A stronger-than-expected rebound this year will still leave the world down an estimated 10 trillion dollars due to the coronavirus pandemic and lockdowns, according to the United Nations Conference on Trade and Development (UNCTAD).
Although the global economy could expand by 4.7 per cent in 2021, it will nonetheless wind up "short of 10 trillion dollars" - about twice Japan's gross domestic product (GDP) - compared to if the pandemic had never happened, according to UNCTAD on Thursday.
Last year, the global economy "posted its sharpest annual drop in output since statistics on aggregate economic activity were introduced in the early 1940s," UNCTAD said in a new report.
While wealthy economies have proposed huge damage-limitation fiscal spending, such as the United States' 1.9-trillion-dollar "stimulus package," and while China returned to growth in late 2020, people in smaller and poorer countries are struggling, UNCTAD warned.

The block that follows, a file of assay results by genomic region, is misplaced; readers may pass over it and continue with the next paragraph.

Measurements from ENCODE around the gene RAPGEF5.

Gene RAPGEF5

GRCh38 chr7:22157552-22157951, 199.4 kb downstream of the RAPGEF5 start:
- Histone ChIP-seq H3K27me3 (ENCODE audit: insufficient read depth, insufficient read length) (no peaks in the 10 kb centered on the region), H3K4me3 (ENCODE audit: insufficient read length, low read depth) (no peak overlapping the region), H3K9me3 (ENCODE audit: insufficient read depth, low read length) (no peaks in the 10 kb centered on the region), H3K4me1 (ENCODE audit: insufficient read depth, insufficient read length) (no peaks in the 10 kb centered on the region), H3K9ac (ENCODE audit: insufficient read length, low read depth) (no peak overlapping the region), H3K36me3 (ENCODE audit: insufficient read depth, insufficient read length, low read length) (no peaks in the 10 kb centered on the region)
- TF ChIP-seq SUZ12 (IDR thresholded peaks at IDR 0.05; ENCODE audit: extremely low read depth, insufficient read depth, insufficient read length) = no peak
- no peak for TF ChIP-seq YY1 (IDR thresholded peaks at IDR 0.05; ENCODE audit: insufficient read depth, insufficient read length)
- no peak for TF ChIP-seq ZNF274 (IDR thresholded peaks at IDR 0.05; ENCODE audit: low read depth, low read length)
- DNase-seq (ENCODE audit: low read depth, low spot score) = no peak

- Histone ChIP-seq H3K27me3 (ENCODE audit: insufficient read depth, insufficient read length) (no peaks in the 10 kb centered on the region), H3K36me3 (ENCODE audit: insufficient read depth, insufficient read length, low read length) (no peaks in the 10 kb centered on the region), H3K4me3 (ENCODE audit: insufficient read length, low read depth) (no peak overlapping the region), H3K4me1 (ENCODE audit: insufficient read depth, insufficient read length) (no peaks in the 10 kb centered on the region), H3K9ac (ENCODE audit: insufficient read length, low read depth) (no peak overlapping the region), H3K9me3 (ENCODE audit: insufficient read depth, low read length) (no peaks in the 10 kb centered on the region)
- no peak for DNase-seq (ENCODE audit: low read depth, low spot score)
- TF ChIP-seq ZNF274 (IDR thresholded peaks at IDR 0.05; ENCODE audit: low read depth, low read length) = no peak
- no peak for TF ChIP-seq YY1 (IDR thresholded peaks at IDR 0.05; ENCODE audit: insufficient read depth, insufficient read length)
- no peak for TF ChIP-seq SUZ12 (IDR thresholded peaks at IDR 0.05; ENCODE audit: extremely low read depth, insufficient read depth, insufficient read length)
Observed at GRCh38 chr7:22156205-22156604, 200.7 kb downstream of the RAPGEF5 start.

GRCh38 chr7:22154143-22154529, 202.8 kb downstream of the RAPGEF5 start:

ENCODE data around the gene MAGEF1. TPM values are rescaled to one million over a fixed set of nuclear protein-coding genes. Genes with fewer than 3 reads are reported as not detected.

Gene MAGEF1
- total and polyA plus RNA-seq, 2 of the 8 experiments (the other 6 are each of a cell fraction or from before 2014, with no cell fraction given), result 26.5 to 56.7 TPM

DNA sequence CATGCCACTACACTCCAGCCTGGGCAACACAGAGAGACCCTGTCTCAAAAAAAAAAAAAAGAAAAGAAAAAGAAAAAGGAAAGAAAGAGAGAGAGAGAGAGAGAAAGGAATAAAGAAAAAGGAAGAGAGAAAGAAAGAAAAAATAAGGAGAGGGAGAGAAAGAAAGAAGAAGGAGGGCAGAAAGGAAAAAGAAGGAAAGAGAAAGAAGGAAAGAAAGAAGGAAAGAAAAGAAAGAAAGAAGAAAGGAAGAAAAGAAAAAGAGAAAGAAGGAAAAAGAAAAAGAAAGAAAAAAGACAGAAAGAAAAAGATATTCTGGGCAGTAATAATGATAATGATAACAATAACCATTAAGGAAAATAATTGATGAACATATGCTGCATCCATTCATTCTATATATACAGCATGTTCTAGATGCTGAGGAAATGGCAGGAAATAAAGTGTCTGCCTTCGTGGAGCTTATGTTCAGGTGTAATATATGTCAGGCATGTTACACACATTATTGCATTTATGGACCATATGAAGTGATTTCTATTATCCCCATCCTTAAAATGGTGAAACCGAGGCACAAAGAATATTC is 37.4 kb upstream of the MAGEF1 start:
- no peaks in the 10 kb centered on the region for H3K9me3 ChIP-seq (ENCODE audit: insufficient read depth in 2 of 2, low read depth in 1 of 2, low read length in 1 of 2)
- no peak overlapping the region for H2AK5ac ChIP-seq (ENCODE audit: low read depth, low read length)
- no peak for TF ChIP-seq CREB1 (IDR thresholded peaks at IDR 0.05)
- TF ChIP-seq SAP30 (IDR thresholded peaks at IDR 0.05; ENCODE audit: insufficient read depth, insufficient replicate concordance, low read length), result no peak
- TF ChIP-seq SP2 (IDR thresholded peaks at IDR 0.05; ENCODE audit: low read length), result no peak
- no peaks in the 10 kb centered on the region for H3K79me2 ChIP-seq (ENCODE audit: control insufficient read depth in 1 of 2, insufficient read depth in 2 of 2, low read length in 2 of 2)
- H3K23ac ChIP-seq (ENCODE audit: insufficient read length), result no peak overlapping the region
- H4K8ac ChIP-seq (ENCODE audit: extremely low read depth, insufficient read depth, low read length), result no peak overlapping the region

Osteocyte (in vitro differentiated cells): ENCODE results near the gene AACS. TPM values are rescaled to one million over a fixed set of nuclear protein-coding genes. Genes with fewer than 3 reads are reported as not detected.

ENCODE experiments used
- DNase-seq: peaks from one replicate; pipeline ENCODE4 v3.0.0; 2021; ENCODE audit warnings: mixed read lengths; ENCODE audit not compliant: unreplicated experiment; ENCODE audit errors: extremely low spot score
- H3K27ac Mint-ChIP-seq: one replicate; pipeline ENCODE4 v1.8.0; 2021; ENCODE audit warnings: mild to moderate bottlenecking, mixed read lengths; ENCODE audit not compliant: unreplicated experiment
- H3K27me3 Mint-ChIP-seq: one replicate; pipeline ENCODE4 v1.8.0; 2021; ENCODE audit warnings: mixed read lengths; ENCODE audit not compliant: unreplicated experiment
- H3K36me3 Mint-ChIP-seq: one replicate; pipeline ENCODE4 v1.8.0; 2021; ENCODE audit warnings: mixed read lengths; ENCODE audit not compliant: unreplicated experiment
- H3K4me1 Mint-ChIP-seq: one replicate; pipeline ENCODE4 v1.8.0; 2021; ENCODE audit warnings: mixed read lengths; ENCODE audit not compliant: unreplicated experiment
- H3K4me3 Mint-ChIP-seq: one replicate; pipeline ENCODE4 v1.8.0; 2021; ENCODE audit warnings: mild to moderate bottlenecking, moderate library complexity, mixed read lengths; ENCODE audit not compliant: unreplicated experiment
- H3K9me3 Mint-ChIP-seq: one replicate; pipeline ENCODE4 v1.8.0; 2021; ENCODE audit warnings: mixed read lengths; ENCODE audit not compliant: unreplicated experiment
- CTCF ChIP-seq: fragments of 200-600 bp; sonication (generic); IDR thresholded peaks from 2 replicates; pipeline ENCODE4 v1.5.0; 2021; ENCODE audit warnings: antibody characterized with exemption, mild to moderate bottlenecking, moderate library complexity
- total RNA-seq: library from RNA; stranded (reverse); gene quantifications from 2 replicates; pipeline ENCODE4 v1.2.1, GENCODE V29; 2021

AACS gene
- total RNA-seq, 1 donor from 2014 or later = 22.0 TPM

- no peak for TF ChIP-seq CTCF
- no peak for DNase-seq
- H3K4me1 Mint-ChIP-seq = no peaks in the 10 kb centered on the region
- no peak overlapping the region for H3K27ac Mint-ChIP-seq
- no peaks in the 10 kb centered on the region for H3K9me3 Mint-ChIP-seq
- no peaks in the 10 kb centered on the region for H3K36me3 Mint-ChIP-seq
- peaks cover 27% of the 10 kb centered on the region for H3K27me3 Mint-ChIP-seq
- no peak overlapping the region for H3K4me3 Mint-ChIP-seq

Developing countries are bearing the brunt of the downturn due to "limited fiscal space, tightening balance of payments constraints and inadequate international support," leading to "some of the largest personal income drops relative to GDP."
"Even a small downturn in economic activity can be devastating," UNCTAD said, describing fallout from pandemic restrictions as "predictably severe" in developing economies such as the Philippines and Malaysia.
On Thursday, UNCTAD also upped its earlier prediction of 4.3-per-cent global growth in 2021, citing a possible "stronger recovery in the United States."
In January, the World Bank said the global economy could grow by 4 per cent in 2021, while the International Monetary Fund opted for a rosier 5.5 per cent.